You mentioned that there were a couple of these other nursing homes you’re building, if I recall, Garland and Fort Worth, in terms of the construction CapEx that’s going to go into that, how does that play out over the next year or so and when do those patients start kicking into your P&L?

Jose C. Lynch

Right now our projection is the two SNFs; you know Dallas has opened and you know Tonganoxie has opened, that opened just this week; so the assisted living projection is that we’ll probably break even this year on that particular; was about just under $500,000, and then Fort Worth and Garland combined will be; the start date for Forth Worth will be right around somewhere between Q2 and Q3 2010, Garland will be more so than likely Q4 2010; the CapEx on those two will be $29 million to $30 million, and then at maturity they’ll both do about $5.5 million EBITDA. Typically our startup models have been where we break even EBITDA after about 6 months of operation, and the EBITDA margin annualized for those projects is somewhere between 6% and 9% EBITDA.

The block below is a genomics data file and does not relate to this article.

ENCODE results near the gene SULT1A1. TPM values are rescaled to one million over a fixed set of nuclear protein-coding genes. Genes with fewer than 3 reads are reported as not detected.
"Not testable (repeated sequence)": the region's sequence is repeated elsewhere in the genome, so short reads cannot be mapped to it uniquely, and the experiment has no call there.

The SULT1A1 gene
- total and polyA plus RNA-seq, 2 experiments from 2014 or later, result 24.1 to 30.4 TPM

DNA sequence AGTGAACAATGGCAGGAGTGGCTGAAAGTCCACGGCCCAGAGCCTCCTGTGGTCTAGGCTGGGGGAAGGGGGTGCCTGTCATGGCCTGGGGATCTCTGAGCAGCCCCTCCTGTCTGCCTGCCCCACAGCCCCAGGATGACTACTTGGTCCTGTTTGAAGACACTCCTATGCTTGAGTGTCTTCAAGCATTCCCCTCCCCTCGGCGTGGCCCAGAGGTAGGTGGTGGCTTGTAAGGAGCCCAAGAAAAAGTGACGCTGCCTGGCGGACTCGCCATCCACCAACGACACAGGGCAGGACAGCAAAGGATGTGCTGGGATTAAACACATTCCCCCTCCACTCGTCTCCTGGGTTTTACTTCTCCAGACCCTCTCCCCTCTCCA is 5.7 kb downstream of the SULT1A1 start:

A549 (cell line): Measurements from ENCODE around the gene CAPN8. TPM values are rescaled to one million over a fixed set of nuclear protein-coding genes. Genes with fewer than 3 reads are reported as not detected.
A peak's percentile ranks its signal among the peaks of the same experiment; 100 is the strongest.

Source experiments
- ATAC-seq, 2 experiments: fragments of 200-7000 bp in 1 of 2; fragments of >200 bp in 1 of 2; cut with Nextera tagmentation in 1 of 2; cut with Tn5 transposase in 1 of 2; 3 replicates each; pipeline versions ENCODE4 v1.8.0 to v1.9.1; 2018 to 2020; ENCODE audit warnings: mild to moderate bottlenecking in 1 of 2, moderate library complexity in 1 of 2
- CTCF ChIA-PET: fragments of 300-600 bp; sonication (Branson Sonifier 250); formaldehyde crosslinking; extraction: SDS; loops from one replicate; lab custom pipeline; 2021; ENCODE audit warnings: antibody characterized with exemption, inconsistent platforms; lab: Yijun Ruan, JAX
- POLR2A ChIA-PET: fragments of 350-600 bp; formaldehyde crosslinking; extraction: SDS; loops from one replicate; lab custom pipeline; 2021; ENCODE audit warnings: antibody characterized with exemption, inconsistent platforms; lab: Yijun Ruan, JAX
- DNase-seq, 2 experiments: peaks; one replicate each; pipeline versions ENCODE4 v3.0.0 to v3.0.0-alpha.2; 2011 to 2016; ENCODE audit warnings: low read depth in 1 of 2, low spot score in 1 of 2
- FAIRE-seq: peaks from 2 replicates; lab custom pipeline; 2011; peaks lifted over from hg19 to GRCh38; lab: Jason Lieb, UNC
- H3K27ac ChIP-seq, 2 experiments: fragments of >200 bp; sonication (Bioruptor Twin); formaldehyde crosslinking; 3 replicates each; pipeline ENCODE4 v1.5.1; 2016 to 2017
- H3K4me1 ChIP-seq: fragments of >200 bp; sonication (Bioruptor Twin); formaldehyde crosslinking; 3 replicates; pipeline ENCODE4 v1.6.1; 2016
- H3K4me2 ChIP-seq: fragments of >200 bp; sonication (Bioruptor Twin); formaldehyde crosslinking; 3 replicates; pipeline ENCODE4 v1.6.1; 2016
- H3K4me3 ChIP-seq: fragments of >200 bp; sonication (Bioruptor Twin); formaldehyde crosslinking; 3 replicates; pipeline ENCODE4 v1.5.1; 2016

Boyd W. Hendrickson

That would be $29 million for both of them.

Operator

Your next question comes from the line of Brian Siu - Sidoti & Co.

Brian Siu - Sidoti & Co.

Just a quick question on Medicare rates; the percentage days was down 17% year-over-year, about 130 basis points, but the percentage in the upper nine was substantially higher; is there any correlation we should draw there?

Jose C. Lynch